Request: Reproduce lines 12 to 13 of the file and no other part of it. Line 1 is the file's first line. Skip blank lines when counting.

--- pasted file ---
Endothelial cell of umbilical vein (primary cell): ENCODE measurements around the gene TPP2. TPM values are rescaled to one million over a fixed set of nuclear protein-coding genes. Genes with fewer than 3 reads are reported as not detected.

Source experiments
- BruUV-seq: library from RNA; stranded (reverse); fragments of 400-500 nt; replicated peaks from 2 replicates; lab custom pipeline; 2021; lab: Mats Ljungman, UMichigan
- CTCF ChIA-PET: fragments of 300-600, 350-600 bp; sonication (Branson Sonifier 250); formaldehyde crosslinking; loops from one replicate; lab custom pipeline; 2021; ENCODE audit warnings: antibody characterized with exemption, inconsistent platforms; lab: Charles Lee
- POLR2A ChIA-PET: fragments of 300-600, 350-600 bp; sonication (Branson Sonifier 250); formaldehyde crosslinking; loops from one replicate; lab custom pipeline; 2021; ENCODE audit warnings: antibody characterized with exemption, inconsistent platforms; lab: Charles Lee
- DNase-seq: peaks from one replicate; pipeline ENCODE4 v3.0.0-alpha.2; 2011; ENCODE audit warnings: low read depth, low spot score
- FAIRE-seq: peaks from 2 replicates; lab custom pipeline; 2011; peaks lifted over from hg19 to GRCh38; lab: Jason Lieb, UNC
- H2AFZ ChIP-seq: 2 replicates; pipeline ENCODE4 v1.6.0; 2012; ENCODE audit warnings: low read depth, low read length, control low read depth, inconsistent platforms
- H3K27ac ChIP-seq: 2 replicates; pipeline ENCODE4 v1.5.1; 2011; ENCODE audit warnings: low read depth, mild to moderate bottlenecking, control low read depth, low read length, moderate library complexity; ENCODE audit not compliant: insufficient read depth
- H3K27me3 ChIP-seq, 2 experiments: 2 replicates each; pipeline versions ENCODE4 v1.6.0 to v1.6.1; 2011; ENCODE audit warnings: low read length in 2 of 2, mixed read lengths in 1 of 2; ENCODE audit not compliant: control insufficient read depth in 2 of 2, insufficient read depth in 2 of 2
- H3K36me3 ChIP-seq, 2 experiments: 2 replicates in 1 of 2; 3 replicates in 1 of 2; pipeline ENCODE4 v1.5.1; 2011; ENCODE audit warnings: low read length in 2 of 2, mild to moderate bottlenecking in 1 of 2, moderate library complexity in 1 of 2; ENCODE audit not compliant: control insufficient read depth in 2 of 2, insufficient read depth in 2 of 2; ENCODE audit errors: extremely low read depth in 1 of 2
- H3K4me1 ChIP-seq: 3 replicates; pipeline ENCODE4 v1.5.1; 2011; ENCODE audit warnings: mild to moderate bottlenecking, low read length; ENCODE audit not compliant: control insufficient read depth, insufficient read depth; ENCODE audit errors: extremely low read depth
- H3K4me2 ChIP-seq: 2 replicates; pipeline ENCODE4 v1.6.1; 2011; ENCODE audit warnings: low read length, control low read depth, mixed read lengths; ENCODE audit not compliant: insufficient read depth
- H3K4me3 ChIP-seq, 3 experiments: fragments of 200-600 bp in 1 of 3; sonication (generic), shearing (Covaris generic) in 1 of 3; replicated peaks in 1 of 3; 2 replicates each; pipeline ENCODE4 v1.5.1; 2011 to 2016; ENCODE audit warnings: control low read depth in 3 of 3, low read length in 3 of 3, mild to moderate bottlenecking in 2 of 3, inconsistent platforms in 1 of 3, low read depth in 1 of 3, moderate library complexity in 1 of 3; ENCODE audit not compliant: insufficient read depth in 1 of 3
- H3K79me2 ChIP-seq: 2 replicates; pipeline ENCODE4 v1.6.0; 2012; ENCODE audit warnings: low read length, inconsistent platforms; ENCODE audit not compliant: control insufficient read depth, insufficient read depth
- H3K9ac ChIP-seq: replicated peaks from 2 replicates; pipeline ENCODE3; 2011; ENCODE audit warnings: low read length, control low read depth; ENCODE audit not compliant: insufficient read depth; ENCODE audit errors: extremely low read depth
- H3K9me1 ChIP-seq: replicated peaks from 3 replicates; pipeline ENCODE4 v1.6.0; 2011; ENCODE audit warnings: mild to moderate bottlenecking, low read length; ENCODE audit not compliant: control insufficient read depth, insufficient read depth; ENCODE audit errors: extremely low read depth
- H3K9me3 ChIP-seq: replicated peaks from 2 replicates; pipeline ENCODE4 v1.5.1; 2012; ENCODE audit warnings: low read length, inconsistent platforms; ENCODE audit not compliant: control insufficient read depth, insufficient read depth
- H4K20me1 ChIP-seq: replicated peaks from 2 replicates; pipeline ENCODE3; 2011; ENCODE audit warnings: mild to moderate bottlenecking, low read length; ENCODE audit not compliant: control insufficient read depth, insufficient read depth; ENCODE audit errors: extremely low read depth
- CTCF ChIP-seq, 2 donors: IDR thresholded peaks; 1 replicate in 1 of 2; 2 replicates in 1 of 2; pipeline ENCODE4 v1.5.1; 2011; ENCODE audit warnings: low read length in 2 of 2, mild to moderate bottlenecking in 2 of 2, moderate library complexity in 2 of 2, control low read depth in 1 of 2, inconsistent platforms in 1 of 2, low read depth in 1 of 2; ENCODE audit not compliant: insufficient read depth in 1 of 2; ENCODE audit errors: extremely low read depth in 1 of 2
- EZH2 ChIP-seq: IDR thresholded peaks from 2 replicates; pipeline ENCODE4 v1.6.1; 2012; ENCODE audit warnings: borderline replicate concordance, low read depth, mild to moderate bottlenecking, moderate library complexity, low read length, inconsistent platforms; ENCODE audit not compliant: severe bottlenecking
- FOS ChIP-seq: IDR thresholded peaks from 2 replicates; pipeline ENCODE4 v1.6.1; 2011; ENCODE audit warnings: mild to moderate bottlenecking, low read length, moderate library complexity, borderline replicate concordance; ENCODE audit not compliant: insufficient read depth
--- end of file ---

- H3K4me1 ChIP-seq: 3 replicates; pipeline ENCODE4 v1.5.1; 2011; ENCODE audit warnings: mild to moderate bottlenecking, low read length; ENCODE audit not compliant: control insufficient read depth, insufficient read depth; ENCODE audit errors: extremely low read depth
- H3K4me2 ChIP-seq: 2 replicates; pipeline ENCODE4 v1.6.1; 2011; ENCODE audit warnings: low read length, control low read depth, mixed read lengths; ENCODE audit not compliant: insufficient read depth